What Does The Caicedo Saga Mean For Liverpool?

The match against Chelsea was, in many ways, exactly what many of us expected it to be. On the one hand, we looked like we could score every time we went forward. On the other, we looked like we’d concede whenever Chelsea attacked. I don’t think that Trent Alexander-Arnold played particularly well, which perhaps shows that a system that is built around him has its faults when he’s not at his best or the opposition figure out a way to deal with him successfully. I am not a fan of this way of playing that sees him abandon his right-back spot to move into the midfield, given the fact that it leaves us so very exposed to the counter-attack down our right. We saw numerous examples of that happen yesterday and teams with better attackers than Chelsea will punish us for it. Whilst it isn’t as if Alisson Becker was our Man of the Match and their goal had a huge slice of luck about it, we are leaving ourselves open to the vagaries of fortune if we persist with this formation.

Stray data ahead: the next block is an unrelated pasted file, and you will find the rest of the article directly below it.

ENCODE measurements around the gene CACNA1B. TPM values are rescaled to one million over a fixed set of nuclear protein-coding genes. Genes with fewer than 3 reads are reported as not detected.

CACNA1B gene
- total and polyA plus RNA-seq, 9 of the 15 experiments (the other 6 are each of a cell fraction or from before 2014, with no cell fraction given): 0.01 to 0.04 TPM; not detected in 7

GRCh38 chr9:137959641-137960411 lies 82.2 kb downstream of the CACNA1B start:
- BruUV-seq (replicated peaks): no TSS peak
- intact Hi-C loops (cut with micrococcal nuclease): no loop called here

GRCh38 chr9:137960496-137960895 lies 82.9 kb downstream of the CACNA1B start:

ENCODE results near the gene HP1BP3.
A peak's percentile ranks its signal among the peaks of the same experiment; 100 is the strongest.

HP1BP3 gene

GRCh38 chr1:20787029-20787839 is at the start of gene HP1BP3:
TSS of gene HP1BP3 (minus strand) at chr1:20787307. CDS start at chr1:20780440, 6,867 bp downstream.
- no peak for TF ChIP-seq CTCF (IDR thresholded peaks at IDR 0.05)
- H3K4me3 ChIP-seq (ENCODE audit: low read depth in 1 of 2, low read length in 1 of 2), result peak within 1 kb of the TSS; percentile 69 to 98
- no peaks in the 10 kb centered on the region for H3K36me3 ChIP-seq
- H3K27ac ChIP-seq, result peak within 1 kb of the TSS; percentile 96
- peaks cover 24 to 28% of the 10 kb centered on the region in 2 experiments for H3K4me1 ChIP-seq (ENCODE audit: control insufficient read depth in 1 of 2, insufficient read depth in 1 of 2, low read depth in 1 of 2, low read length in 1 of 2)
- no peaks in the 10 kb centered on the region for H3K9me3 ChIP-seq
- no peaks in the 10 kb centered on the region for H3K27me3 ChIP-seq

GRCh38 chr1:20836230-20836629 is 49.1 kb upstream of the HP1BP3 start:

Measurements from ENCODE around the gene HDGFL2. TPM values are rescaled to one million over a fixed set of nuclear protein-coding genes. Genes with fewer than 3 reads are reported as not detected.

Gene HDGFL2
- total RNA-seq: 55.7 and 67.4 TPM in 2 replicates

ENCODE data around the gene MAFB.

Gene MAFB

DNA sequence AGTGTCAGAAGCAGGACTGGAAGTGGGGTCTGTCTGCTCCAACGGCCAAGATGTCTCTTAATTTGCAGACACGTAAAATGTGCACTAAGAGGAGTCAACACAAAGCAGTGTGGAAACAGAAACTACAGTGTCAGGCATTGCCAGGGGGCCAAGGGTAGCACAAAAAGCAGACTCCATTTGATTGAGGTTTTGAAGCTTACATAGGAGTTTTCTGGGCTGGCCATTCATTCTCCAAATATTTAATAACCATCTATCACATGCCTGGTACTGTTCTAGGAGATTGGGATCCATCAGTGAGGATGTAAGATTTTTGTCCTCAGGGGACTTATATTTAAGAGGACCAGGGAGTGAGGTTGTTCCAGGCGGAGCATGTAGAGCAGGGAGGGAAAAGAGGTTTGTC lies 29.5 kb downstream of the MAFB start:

I do wonder whether it might make more sense to target a right-back in this window and allow Trent to move into the middle full-time. It wouldn’t solve our defensive midfielder conundrum, but it might give us an extra man in the middle of the park to mean that we don’t have to head into massive away games at the likes of Stamford Bridge with such an attacking line-up from the off. In the end, a draw was probably good value and at the end of the season leaving West London with a point might look like good value. If we can follow it up with a win against Bournemouth then that would be four points from a possible six in our opening two games and that’s nothing to sniff at. For now, we need to remove targets from out mind and just focus on getting as many points on the board as possible so we can look towards the end of the season and see where we are. If we are to have any hopes of winning the title, though, we need a decent defensive midfielder….